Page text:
W5 Reflection: Male/Female

The culture of biomedicine emphasizes the importance of anatomy and physiology when looking for ways to treat diseases and illnesses in our society. Knowing the physiological as well as anatomical differences between male and female bodies can aid in our means of treating each sex effectively.

My way of defining a dichotomy would be the idea of two things that are somewhat, almost, or entirely opposite to one another. I do believe these kinds of contrasts exist because, in terms of male vs. female, there are different structures, needs, and patterns of behavior between the two sexes.

In the U.S., as well as other countries around the world, there is a strong social pressure on men and women to be opposite in terms of nearly everything including behavior, clothing, body type, etc. However this alone is possibly detrimental to mental health of some patients. Rather, instead of misleading stereotypes, what we need to focus on is anatomical variations between the two sexes in order to treat each patient professionally and effectively.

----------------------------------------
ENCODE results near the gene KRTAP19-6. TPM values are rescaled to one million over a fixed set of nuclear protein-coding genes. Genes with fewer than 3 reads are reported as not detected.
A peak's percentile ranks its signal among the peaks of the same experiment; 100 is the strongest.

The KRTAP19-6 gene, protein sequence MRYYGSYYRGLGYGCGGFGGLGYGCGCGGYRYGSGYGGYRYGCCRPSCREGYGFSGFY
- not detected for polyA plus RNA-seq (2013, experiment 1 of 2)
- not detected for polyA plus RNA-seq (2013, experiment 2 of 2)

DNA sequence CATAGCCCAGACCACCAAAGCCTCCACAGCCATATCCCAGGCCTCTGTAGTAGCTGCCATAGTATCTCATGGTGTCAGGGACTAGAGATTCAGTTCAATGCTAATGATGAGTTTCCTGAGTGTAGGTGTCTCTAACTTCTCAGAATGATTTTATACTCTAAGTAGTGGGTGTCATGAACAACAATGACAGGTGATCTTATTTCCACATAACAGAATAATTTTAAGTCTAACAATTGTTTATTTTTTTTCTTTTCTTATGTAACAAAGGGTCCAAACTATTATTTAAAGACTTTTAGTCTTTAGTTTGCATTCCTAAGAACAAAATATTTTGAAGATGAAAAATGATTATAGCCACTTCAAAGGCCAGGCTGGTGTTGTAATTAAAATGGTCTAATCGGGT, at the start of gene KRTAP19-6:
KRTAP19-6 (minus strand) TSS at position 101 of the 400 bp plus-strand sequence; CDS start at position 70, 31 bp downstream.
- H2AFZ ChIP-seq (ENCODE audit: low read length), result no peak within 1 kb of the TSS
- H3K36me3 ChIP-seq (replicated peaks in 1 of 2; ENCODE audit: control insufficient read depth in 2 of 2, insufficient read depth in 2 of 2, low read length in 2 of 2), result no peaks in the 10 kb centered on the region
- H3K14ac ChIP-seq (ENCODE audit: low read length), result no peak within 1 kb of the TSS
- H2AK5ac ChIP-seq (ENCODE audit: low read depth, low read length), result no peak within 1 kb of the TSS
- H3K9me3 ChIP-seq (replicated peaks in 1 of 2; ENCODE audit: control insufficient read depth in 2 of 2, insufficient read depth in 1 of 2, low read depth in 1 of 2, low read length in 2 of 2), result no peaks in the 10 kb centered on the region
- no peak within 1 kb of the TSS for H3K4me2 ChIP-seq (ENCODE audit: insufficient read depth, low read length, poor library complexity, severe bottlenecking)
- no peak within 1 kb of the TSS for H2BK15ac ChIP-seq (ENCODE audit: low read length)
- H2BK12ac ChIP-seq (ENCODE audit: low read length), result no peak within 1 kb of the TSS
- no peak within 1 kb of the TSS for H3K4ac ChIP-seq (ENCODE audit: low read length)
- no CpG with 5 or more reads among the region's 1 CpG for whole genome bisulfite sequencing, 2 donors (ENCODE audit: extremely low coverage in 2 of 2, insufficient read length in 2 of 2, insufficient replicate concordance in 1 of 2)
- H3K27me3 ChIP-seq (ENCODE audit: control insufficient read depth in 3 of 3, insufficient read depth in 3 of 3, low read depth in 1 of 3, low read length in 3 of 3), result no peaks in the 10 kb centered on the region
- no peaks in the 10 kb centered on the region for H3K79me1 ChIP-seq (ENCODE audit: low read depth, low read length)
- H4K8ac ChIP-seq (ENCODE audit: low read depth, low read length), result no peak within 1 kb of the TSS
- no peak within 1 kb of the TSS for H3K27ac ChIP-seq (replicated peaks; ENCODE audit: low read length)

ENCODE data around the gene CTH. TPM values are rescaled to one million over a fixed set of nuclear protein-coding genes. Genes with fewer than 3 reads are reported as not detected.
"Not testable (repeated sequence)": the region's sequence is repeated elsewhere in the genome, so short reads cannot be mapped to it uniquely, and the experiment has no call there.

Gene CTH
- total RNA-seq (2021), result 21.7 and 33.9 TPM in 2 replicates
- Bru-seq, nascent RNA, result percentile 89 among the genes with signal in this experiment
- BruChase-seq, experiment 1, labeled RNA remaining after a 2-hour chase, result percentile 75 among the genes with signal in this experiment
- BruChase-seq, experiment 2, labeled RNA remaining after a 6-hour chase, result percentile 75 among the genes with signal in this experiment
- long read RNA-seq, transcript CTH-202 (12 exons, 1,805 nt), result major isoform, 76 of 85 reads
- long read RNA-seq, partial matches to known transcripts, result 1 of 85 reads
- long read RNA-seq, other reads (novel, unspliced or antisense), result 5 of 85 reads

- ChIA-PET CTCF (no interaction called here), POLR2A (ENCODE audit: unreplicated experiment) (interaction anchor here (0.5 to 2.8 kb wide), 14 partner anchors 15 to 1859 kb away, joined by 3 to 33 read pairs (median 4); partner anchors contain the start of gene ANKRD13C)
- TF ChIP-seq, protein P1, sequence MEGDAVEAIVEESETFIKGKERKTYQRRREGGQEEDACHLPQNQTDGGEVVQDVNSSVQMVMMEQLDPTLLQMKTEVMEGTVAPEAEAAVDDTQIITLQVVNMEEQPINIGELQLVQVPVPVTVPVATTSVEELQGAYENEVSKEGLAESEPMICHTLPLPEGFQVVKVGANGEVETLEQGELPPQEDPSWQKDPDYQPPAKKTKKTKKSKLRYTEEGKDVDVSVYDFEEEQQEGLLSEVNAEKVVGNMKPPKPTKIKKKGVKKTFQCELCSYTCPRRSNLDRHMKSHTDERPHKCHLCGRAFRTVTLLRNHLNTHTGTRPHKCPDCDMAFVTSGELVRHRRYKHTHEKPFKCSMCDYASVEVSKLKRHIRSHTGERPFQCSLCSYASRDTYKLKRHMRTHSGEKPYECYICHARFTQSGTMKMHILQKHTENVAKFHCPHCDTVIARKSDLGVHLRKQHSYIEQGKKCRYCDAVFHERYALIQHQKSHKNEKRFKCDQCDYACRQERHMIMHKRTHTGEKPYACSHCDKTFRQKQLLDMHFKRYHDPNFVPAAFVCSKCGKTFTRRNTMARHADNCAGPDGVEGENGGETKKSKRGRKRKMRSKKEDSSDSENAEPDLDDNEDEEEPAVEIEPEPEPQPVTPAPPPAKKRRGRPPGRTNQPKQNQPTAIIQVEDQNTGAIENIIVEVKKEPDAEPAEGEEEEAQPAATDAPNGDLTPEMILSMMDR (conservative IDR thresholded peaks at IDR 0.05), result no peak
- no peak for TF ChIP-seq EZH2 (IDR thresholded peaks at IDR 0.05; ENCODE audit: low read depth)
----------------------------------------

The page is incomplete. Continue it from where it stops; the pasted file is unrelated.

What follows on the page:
So in some cases, yes, the dichotomy is logical, such as when one would be focusing on the anatomical and physiological differences between men and women. However, in other cases it may be ineffective to people who choose not to identify as male or female in terms of gender.

One thought on “W5 Reflection: Male/Female

  1. Hi Anissa,
    Your post had very interesting points of the dichotomy between females and males in the health system. I chose to analyze patient and doctors for my dichotomy, so I thought it would be a good idea to read your post about male and females. I think there are great differences between males and females and health care workers should treat them with those certain differences in mind. Clinicians should understand this particular dichotomy because males and females have different anatomical structures, feelings and ways of thinking. Males and females also have different chemicals running through their bodies. Males mostly have testosterone and females mostly have estrogen. The implications are that both of the sexes should be treated with great respect and care, but there should be different approaches when treating them. With females patients male doctors have to make sure they feel comfortable and vice versa. Gender can be a tough subject for some, so some females prefer to have their doctors to be females. The bottom line is all of the patients, regardless of gender, should receive exceptional patient care.

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